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Old 14th Nov 2006, 14:07
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All, thanks for your responses. I didnt see the "pastry" cloud HOLYFLYER but it would have been interesting to see that one!
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Old 14th Nov 2006, 15:53
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One of the most famous 'wave bars' in the free flying community...


Hang-gliders ge towed up to this behind microlights...just for a laugh!!!
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Old 14th Nov 2006, 17:22
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I was once told that wave generated in Wales could sometimes be found as far east as London.
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Old 14th Nov 2006, 18:35
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dear ppruners

I have never been to the UK, but I live and have flown the sierra in California/Nevada USA.

Quite frankly I didn't even know the UK had mountains to speak of.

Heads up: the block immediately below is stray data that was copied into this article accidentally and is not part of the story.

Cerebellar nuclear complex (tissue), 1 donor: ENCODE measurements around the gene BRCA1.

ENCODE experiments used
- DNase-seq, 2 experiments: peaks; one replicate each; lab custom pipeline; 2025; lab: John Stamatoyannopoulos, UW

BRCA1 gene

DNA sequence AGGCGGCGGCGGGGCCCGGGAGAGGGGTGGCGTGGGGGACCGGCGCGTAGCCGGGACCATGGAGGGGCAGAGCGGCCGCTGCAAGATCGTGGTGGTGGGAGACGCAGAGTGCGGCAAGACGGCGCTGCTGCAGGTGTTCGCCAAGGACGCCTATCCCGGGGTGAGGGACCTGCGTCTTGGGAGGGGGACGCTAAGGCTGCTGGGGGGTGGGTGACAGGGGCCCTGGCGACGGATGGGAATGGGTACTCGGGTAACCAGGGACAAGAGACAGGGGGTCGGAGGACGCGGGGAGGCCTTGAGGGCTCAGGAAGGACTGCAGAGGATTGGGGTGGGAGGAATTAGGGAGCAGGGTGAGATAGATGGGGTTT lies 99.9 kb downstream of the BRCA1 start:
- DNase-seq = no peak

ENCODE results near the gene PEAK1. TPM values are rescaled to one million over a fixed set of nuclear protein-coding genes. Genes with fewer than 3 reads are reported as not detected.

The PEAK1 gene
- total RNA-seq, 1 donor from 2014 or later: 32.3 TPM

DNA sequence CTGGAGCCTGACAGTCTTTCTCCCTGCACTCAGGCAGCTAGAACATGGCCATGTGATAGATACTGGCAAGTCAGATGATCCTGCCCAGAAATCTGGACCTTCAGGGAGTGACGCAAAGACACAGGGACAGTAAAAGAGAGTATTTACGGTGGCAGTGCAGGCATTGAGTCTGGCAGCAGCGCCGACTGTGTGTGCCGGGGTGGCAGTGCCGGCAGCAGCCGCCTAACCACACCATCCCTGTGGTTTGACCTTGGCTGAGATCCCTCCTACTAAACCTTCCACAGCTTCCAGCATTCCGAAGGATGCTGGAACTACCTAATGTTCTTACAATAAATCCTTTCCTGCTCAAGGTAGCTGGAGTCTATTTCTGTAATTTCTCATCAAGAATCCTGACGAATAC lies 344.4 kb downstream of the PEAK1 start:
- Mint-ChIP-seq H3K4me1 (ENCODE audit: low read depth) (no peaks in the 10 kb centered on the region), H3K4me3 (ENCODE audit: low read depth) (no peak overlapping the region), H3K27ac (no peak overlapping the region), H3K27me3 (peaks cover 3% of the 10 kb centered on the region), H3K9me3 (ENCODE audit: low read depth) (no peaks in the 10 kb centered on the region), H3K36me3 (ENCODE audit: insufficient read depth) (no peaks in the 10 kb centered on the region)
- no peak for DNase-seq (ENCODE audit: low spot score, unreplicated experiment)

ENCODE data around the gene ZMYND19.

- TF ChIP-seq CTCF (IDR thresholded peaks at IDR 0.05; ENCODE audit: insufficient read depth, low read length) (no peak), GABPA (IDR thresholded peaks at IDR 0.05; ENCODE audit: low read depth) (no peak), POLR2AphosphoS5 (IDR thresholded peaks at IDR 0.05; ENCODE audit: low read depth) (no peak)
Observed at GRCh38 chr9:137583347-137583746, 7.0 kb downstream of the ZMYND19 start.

Mt. Whitney is the tallest peak in the 48 US states ( alaska has much higer) with elevation over 14,000 feet, part of the sierra range.

There have been reports of effects of mountain wave off the Rockies some 700 miles downwind.

Rotor clouds may form that can ruin your whole day.

Turbulence is almost not enough of a word for what one might encounter with mountain wave...indeed once encountered a quick call to ATC that we will be off our altitude riding the waves is not unheard of

I live in Reno, NV and we get Lenticular couds ( shapped like flying saucers) which can warn pilots of mountain wave.

Updrafts can be huge as can downdrafts....I lost 3000 feet in a light prop twin early on in my career encountering wave on a lesser range in california.

High winds over the mountains can be vectored UP upon hitting the mountains and then on the lee side can come down...ouch.